Today, Olympus is announcing their EP5 Micro Four Thirds camera. It is now the top tier of the Pen family of cameras under the Olympus brand and in some ways challenges the flagship from Olympus–the OMD EM5. Everyday, we see and hear about new people purchasing the OMD EM5, but if you want to go with the Micro Four Thirds system you’ll be able to now take a look at another very good option within the Olympus world (though Panasonic does offer some good selections as well).
At the moment of publishing this article, we’ve reviewed the OMD EM5 and have tested it in the long run. Additionally, some of our former staffers have sold everything they own to convert over to it. The EP5 hasn’t been reviewed yet, but there is more than enough to compare the two.
Editor’s Note: The EP5 is available body only for $999.99 in black, silver and white or with the 17mm f1.8 and new VF-4 viewfinder for $1,449.00 in black or silver.
With today’s announcement of Adobe Photoshop CC and the previous announcement of Adobe Lightroom 5 Beta, we have a very good idea of who each product is tailored to. However, many people don’t know if they need Photoshop or Lightroom–and many by default just end up purchasing Photoshop. But if you’re trying to figure out which one is for you, here’s a quick guide that won’t get too technical.
Since its introduction, people have been comparing the Olympus 17mm f1.8 to the Panasonic 20mm f1.7 as they are both very similar in terms of focal length and speed (max aperture value). While the Panasonic 20mm has been the poster child for the Micro Four Thirds (M43) format (compact, lightweight, excellent IQ), the Olympus 17mm f1.8 has received mixed reviews. The following is an informal test to that may help those M43 users that are on the fence between the Panasonic 20mm f1.7 and the Olympus 17mm f1.8.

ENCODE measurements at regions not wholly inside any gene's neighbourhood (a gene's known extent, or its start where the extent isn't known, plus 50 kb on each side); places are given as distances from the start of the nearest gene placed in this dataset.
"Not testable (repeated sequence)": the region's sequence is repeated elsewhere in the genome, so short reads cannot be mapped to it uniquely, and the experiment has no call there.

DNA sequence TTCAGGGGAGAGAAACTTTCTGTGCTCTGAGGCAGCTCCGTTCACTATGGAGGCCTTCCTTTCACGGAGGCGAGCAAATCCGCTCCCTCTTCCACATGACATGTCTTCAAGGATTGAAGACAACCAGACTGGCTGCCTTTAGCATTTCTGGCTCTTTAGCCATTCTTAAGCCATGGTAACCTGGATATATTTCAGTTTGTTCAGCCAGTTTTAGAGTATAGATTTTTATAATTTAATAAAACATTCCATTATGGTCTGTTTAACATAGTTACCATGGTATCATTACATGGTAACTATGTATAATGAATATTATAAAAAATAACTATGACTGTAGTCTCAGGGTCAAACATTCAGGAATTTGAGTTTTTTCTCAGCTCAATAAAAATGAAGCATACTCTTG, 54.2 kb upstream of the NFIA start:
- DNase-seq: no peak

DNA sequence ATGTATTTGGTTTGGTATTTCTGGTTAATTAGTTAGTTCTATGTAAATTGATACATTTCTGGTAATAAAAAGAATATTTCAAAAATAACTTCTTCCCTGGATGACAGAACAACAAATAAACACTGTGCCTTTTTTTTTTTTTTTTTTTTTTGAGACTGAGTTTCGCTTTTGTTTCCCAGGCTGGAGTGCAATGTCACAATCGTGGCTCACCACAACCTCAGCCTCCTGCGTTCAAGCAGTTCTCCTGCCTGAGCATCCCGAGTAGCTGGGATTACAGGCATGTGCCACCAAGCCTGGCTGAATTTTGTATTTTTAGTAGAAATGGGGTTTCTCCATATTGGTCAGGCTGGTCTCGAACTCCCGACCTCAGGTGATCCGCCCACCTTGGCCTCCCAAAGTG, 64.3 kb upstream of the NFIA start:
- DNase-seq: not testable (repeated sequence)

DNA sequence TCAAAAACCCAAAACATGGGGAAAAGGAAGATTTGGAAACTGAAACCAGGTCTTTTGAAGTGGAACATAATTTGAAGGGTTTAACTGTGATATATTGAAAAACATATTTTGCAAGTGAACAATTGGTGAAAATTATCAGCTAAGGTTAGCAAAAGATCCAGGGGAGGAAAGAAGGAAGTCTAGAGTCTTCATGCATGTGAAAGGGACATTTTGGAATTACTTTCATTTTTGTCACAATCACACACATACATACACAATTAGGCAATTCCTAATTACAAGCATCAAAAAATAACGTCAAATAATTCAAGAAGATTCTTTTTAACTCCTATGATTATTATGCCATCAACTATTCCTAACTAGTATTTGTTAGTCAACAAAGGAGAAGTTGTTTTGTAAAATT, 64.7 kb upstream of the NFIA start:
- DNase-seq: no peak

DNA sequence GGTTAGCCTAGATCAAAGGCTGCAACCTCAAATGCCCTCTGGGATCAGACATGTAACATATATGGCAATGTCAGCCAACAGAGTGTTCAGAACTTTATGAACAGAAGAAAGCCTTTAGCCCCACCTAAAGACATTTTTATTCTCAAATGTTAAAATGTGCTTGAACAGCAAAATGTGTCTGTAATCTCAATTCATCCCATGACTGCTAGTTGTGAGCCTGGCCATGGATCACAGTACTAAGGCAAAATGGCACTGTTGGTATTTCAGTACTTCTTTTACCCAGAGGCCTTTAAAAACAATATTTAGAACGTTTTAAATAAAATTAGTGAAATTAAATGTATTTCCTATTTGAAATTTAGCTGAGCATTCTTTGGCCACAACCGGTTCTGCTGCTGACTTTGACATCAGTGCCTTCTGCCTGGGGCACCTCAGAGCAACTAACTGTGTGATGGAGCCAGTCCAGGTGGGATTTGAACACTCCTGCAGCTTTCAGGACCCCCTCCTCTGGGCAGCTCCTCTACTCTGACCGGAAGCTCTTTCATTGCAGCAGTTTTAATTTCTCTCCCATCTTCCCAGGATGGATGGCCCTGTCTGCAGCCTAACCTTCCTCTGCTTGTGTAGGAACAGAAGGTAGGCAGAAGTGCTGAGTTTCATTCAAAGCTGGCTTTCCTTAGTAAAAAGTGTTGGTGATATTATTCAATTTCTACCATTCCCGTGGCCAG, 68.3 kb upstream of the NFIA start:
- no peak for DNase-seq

Editor’s Correction: in a previous version of this article we slipped up and compared it to the Leica M-E. We apologize for this mistake. The new Leica M indeed bests the Canon 5D Mk III’s sensor. Edits are down below. We apologize for this mistake.
DxO Mark has just released their analysis of the new Leica M’s sensor. From what I’ve been reading from other tests around the web, people are really digging the new camera. But according to DxOMark’s lab tests, more affordable full frame cameras from Canon, Nikon and Sony are still quite far ahead of it. To be specific, theSony A99, Sony RX1 and Nikon D800 all best the new Leica M. However, the M’s sensor trumps the Canon 5D Mk III.
So what significance does this have? Despite the fact that all images are still taken by photographers and they need to have a creative vision first, consider the prices. The Leica M has a full frame CMOS sensor, weather sealing, can use an EVF, shoot video, and can also use Leica R lenses. The LCD screen also enjoyed major upgrade from the Leica 9–the camera’s predecessor. The M is also more affordable than the M was on launch too.
But the Canon 5D Mk III, Nikon D800, and Sony A99 all can do what the Leica can, and more at a much more affordable price. Canon also has a much more complete system than Leica despite the sensor not being up to par. (The RX1 isn’t weather sealed though.) Granted they aren’t as compact or have the build quality of the Leica, but every photographer works on a budget. My buddy Jim Fisher over at PCMag.com sprung for one of these and now I’m wondering if he has buyer’s remorse.
Canon’s L lenses have always been very highly regarded. But this latest video from Jonathan Yi, is meant to show off the capabilities of their cinema lenses vs their L lenses for video. In all honestly, it really does teach you quite a bit while being both horrifying, sexy, elegant, and hysterical at the same time. First, Yi tells you about how much better the focus throw is on a lens like the Canon 85mm T1.3 vs the Canon 85mm f1.2 L. Then he begins to compare these lenses and others. You’ll notice some purple fringing and some green fringing in the video, but overall you’ll also realize that some of the footage is really beautiful. Check out the quick test after the jump.